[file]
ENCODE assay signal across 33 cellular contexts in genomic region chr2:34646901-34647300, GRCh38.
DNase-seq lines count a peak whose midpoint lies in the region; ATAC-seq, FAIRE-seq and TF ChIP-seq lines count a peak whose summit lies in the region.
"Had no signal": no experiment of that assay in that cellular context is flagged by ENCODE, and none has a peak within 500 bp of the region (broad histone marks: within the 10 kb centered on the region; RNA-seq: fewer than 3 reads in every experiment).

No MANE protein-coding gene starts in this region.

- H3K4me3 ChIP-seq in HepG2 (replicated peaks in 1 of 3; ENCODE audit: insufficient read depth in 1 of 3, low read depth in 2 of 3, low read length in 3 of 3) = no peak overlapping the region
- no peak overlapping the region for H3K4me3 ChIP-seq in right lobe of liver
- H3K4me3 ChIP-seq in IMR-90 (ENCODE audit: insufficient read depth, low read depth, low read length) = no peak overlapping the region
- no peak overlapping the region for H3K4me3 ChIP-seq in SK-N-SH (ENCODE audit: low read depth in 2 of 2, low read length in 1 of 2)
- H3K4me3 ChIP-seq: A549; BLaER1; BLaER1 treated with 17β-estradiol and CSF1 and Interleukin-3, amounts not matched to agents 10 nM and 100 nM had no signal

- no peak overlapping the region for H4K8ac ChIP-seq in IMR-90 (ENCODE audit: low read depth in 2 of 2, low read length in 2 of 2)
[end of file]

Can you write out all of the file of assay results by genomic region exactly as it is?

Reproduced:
ENCODE assay signal across 33 cellular contexts in genomic region chr2:34646901-34647300, GRCh38.
DNase-seq lines count a peak whose midpoint lies in the region; ATAC-seq, FAIRE-seq and TF ChIP-seq lines count a peak whose summit lies in the region.
"Had no signal": no experiment of that assay in that cellular context is flagged by ENCODE, and none has a peak within 500 bp of the region (broad histone marks: within the 10 kb centered on the region; RNA-seq: fewer than 3 reads in every experiment).

No MANE protein-coding gene starts in this region.

- H3K4me3 ChIP-seq in HepG2 (replicated peaks in 1 of 3; ENCODE audit: insufficient read depth in 1 of 3, low read depth in 2 of 3, low read length in 3 of 3) = no peak overlapping the region
- no peak overlapping the region for H3K4me3 ChIP-seq in right lobe of liver
- H3K4me3 ChIP-seq in IMR-90 (ENCODE audit: insufficient read depth, low read depth, low read length) = no peak overlapping the region
- no peak overlapping the region for H3K4me3 ChIP-seq in SK-N-SH (ENCODE audit: low read depth in 2 of 2, low read length in 1 of 2)
- H3K4me3 ChIP-seq: A549; BLaER1; BLaER1 treated with 17β-estradiol and CSF1 and Interleukin-3, amounts not matched to agents 10 nM and 100 nM had no signal

- no peak overlapping the region for H4K8ac ChIP-seq in IMR-90 (ENCODE audit: low read depth in 2 of 2, low read length in 2 of 2)